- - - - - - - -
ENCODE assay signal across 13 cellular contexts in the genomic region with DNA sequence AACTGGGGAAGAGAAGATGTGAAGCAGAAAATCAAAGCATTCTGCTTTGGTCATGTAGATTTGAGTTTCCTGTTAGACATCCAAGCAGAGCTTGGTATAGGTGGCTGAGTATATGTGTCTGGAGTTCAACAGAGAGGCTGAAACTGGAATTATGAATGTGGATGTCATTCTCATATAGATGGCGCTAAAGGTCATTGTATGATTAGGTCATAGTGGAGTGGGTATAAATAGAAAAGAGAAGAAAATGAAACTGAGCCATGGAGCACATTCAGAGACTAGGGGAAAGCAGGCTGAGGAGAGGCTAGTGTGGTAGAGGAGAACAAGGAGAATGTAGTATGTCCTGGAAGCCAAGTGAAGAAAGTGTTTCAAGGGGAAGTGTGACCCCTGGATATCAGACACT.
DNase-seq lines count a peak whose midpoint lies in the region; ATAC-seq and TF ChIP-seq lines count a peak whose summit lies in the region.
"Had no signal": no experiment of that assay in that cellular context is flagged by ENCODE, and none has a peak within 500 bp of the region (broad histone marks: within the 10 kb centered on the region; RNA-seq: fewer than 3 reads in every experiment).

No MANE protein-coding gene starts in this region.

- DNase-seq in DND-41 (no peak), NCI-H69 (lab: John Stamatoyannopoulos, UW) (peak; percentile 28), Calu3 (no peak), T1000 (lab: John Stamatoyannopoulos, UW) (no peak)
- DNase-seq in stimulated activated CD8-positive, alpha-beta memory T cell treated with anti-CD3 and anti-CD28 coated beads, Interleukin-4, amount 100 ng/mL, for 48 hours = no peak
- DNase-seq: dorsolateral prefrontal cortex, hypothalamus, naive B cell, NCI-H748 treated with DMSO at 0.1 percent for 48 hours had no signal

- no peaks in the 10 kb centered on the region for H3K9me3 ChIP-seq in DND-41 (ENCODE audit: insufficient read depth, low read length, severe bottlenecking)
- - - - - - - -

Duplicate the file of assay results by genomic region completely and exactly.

ENCODE assay signal across 13 cellular contexts in the genomic region with DNA sequence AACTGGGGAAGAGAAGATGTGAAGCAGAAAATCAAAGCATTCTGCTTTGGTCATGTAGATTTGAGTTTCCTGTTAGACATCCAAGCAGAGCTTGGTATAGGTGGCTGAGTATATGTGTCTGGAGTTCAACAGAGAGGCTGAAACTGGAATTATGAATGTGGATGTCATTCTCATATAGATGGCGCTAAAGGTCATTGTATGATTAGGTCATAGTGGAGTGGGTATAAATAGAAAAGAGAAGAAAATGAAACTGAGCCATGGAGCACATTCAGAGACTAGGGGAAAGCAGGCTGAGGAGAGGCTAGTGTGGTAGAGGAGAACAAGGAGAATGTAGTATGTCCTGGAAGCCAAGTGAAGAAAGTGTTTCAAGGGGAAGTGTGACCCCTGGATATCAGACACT.
DNase-seq lines count a peak whose midpoint lies in the region; ATAC-seq and TF ChIP-seq lines count a peak whose summit lies in the region.
"Had no signal": no experiment of that assay in that cellular context is flagged by ENCODE, and none has a peak within 500 bp of the region (broad histone marks: within the 10 kb centered on the region; RNA-seq: fewer than 3 reads in every experiment).

No MANE protein-coding gene starts in this region.

- DNase-seq in DND-41 (no peak), NCI-H69 (lab: John Stamatoyannopoulos, UW) (peak; percentile 28), Calu3 (no peak), T1000 (lab: John Stamatoyannopoulos, UW) (no peak)
- DNase-seq in stimulated activated CD8-positive, alpha-beta memory T cell treated with anti-CD3 and anti-CD28 coated beads, Interleukin-4, amount 100 ng/mL, for 48 hours = no peak
- DNase-seq: dorsolateral prefrontal cortex, hypothalamus, naive B cell, NCI-H748 treated with DMSO at 0.1 percent for 48 hours had no signal

- no peaks in the 10 kb centered on the region for H3K9me3 ChIP-seq in DND-41 (ENCODE audit: insufficient read depth, low read length, severe bottlenecking)